> Do I first Create a DNS server(s) in the DNSDHCP mgmt console?
>
Yes

> Do I create it under All Zones, RootServerInfo, or elsewhere?
>
The servers are independent of zone placement, so it doesn't matter what is
hilited when you create them.  After they're created, you will need to add
A, NS and PTR records for them though.  NS records should go under the @ and
A records under the zone they live in.  PTR records will be created when you
create the A records, if the appropriate in-addr.arpa zxone already exists.

-- 
bd
NSC Volunteer SysOp
0
Brad
1/25/2007 4:26:10 PM
"Brad Doster" <bd@NSCSysOps.net> wrote in message 
news:gemini.jcfmzm0g0a3kg0a8d.bd@NSCSysOps.net...
> "Steve Freides" <steve@fridayscomputer.com> wrote:
>
>> Can I, as I have two DA's running, one each on the production and backup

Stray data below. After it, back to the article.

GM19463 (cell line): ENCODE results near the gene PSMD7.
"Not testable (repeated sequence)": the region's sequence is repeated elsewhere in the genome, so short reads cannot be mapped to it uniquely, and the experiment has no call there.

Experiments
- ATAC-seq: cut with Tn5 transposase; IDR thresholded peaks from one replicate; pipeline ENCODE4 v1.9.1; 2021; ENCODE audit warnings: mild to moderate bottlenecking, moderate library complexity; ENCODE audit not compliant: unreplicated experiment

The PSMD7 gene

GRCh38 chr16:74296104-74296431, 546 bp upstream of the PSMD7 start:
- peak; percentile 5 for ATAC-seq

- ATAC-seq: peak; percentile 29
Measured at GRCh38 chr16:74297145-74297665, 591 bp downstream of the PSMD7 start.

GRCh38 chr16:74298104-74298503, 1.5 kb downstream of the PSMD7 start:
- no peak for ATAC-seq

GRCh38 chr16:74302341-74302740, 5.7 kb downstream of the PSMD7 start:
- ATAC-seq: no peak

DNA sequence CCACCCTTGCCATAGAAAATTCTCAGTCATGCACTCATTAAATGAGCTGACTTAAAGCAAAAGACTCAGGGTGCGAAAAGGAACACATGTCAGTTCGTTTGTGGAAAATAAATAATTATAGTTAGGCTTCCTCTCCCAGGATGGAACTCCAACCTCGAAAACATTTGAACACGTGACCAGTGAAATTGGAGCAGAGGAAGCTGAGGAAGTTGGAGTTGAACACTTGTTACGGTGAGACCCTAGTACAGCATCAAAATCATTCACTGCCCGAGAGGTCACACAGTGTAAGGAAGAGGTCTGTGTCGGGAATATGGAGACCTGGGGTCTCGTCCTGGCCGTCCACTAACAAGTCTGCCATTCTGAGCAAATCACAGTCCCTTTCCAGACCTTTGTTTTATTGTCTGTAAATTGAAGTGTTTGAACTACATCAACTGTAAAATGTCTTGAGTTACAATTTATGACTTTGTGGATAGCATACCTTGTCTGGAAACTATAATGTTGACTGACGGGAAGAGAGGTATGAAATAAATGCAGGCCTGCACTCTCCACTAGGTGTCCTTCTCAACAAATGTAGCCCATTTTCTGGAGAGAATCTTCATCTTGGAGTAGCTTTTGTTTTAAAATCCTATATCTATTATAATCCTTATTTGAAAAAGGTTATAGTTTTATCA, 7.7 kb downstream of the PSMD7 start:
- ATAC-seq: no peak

>> production servers, run NAMED on both my production and backup production
>> servers?
>>
> First, there is no relationship between SLP and DNS, so the number of DA's
> etc. isn't relevant here.

Understood - just making an example of the kind of duplication of services 
I'm after (albeit a bad example).

> That said, you can have multiple DNS servers
> within the same NDS tree running simultaneoulsy with no problem.  Of 
> those,
> one should be Designated Primary for each zone, and the others Passive
> Primary.  Then configure your clients to point to both (all?) -- if the
> first one in their list fails, they'll timeout and contact the second, 
> etc.

If I create one as Primary and another as Passive Primary, can I later 
switch that if, e.g., one server isn't working, without having to recreate 
the DNS servers?

>> Do I first Create a DNS server(s) in the DNSDHCP mgmt console?
>>
> Yes